Spring-cleaning may not always seem like the most fun, but there are a few simple ways you can make it appealing to your kids and liven up an old activity for yourself. If you’re perking up your home in the hopes of a summer sale, you may want to contact trusted local real estate professional for more information.
Last week’s economic releases included Existing Home Sales, Commerce Department Releases on Housing Starts and Building Permits and the National Association of Home Builders/Wells Fargo Housing Market Index. Mortgage rates and new jobless claims were released according to their weekly schedule.
Home Builder Confidence Holds Firm in April
According to April’s National Association of Home Builders/Wells Fargo Housing Market Index, home builder confidence held steady with a reading of 58 for the third consecutive month. Analysts viewed April’s reading as a sign of steady expansion for home building, but builders noted concerns over labor shortages. NAHB Chief Economist Robert Dietz said that builders were “cautiously optimistic” concerning housing market conditions.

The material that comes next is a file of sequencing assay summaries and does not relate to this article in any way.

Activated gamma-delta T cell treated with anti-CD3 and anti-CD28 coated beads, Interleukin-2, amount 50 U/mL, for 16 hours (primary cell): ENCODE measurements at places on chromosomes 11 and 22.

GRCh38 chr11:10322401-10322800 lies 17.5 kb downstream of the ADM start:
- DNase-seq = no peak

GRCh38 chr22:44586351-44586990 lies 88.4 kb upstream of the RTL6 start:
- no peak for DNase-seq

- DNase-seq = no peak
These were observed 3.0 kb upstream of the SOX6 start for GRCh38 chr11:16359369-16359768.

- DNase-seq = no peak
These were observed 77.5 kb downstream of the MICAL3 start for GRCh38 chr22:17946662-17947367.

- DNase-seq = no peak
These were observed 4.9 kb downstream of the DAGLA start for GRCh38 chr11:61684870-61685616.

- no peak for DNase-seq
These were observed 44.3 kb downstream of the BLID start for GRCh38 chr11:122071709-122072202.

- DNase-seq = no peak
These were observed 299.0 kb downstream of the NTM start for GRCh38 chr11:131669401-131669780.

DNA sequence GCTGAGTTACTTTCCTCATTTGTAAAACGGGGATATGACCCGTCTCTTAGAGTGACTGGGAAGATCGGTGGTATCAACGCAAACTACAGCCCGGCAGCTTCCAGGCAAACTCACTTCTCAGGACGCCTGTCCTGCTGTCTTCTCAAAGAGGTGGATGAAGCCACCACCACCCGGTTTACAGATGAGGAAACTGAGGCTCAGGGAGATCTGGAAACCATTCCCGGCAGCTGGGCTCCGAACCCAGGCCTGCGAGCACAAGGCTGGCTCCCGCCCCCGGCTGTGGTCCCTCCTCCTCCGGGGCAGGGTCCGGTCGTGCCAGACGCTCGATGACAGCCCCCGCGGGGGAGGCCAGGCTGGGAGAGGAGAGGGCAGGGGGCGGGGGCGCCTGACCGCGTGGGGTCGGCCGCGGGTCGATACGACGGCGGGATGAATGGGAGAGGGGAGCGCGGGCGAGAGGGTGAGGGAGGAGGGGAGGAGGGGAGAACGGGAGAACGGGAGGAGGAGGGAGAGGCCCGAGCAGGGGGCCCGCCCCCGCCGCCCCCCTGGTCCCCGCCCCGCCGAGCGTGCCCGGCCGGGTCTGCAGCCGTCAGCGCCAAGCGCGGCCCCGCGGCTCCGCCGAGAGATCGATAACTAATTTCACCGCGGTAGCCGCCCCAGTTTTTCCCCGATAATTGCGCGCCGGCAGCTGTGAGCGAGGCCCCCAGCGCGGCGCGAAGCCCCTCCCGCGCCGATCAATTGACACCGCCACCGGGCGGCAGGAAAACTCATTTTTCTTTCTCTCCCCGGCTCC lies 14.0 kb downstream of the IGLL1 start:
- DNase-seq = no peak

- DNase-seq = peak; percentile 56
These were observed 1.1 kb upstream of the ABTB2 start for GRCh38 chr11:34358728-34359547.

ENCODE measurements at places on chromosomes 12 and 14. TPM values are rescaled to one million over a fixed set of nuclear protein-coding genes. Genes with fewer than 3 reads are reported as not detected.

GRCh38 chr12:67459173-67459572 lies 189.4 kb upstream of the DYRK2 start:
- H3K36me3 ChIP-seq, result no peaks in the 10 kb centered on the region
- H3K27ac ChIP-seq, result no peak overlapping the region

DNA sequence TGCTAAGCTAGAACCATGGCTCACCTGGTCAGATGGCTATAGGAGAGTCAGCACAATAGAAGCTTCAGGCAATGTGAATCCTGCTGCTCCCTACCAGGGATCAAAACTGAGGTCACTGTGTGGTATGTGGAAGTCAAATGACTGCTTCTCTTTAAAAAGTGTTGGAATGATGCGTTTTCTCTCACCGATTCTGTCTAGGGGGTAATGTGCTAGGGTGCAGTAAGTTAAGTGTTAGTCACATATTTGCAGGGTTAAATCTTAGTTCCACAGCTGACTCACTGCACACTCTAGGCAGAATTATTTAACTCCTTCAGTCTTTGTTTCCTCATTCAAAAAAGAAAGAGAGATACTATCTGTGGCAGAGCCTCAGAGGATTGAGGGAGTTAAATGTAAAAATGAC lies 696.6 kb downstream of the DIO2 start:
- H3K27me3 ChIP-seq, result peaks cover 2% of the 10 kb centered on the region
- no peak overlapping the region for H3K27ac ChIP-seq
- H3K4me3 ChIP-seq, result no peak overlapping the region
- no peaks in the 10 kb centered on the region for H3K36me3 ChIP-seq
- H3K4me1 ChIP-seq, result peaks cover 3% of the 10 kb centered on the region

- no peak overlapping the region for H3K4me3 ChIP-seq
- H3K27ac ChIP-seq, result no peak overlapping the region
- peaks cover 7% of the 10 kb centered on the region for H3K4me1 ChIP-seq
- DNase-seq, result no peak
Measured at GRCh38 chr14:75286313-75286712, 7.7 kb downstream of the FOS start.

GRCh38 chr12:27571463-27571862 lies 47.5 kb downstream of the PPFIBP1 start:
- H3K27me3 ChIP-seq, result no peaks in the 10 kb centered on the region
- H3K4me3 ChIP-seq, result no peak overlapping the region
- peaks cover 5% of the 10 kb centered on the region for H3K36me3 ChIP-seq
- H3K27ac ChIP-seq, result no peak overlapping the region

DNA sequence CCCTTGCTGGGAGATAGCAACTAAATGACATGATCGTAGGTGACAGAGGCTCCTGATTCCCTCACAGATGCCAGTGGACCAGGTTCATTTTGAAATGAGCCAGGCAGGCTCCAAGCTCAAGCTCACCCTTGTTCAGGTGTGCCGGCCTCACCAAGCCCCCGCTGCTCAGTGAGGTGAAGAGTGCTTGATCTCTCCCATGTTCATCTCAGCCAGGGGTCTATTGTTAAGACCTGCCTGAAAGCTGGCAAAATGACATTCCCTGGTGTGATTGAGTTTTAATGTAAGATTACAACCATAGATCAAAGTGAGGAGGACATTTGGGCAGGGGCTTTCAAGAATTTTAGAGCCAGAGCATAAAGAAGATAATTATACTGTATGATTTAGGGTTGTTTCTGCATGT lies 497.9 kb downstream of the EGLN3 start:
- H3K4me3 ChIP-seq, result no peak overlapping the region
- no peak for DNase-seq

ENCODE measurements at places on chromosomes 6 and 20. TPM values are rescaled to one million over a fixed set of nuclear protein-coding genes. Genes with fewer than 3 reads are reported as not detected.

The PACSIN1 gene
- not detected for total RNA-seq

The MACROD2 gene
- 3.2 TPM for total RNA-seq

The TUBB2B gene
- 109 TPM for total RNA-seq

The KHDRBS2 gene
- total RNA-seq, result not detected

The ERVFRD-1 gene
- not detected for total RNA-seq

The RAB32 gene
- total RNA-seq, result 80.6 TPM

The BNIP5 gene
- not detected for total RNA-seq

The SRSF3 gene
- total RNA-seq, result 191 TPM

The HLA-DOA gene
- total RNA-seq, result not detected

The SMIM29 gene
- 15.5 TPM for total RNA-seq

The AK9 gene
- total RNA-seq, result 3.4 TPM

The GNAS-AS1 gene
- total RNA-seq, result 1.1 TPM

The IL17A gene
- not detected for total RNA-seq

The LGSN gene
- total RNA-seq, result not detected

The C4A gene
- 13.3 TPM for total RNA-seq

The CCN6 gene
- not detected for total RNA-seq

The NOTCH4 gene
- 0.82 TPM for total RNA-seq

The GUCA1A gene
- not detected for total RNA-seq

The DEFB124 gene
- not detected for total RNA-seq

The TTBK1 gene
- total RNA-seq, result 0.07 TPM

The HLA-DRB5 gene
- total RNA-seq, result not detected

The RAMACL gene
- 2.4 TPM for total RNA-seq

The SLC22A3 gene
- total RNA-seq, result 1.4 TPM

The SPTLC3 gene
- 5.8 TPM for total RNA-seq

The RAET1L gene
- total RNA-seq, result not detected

The National Association of Realtors® reported a jump in sales of previously owned homes in March. The seasonally-adjusted annual rate of sales rose to 5.33 million and surpassed expectations of 5.30 million sales and February’s reading of 5.07 million sales of pre-owned homes.Mr. Lawrence Yun, chief economist for NAR, said that demand is increasing and noted that the national average home price increased more than twice as fast as average wages.
In other housing-related reports, the Commerce department reported slower growth in housing starts, which reached 1.089 million starts in March. Analysts expected 1.170 million starts based on March’s reading of 1.194 housing starts. Building permits were also lower with 1.086 million building permits issued as compared to 1.177 million building permits issued in March.
National Association of Realtors®: Sales of Pre–Owned Homes Exceed Expectations